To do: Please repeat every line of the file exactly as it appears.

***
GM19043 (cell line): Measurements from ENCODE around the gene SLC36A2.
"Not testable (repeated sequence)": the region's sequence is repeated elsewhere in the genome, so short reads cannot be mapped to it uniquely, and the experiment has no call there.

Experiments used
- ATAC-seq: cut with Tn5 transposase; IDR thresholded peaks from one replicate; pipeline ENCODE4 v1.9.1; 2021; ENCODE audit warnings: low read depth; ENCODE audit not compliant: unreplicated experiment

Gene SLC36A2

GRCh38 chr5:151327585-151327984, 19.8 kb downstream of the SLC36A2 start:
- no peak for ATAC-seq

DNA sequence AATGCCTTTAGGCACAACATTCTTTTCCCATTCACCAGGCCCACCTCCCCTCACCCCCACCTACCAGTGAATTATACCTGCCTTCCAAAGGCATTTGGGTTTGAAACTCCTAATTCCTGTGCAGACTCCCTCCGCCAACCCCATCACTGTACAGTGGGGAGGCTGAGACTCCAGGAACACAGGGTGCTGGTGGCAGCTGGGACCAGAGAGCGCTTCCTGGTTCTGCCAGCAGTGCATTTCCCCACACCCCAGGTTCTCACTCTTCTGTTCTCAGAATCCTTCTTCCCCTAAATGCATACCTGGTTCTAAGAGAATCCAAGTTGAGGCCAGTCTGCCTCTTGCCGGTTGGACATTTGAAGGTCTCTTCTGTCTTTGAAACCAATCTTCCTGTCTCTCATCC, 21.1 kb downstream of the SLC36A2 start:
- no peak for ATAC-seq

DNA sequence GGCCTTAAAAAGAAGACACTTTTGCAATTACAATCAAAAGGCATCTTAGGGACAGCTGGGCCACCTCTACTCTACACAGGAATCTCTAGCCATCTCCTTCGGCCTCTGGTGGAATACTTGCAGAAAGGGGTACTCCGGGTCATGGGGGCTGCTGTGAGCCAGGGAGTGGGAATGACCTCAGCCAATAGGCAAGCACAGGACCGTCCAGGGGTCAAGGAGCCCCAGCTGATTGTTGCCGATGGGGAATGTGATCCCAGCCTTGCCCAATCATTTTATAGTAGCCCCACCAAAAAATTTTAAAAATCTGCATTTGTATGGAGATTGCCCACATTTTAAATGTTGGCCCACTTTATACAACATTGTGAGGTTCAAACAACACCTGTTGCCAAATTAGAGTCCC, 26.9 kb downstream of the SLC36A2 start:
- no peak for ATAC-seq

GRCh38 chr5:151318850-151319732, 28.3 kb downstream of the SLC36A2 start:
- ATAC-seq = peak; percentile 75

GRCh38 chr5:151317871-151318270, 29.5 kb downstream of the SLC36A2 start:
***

GM19043 (cell line): Measurements from ENCODE around the gene SLC36A2.
"Not testable (repeated sequence)": the region's sequence is repeated elsewhere in the genome, so short reads cannot be mapped to it uniquely, and the experiment has no call there.

Experiments used
- ATAC-seq: cut with Tn5 transposase; IDR thresholded peaks from one replicate; pipeline ENCODE4 v1.9.1; 2021; ENCODE audit warnings: low read depth; ENCODE audit not compliant: unreplicated experiment

Gene SLC36A2

GRCh38 chr5:151327585-151327984, 19.8 kb downstream of the SLC36A2 start:
- no peak for ATAC-seq

DNA sequence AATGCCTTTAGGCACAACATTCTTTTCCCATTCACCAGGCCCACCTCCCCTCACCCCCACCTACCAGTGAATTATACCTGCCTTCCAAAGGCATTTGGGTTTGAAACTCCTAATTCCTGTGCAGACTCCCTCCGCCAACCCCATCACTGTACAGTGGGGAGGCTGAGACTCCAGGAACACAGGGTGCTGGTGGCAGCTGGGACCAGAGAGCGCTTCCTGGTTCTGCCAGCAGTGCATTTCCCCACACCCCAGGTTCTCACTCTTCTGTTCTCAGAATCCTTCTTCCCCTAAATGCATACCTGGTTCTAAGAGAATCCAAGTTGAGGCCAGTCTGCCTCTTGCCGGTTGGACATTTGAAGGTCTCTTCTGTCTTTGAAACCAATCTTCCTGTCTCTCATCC, 21.1 kb downstream of the SLC36A2 start:
- no peak for ATAC-seq

DNA sequence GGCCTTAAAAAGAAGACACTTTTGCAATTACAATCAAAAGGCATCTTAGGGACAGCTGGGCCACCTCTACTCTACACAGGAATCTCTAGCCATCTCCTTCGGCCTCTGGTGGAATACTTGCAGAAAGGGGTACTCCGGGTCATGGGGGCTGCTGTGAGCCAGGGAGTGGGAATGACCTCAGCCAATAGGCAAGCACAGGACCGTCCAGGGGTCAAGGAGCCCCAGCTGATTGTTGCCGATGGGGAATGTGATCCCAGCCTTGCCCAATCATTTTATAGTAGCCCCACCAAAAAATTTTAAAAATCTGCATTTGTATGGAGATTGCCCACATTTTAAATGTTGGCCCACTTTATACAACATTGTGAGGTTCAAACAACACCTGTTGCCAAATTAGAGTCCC, 26.9 kb downstream of the SLC36A2 start:
- no peak for ATAC-seq

GRCh38 chr5:151318850-151319732, 28.3 kb downstream of the SLC36A2 start:
- ATAC-seq = peak; percentile 75

GRCh38 chr5:151317871-151318270, 29.5 kb downstream of the SLC36A2 start: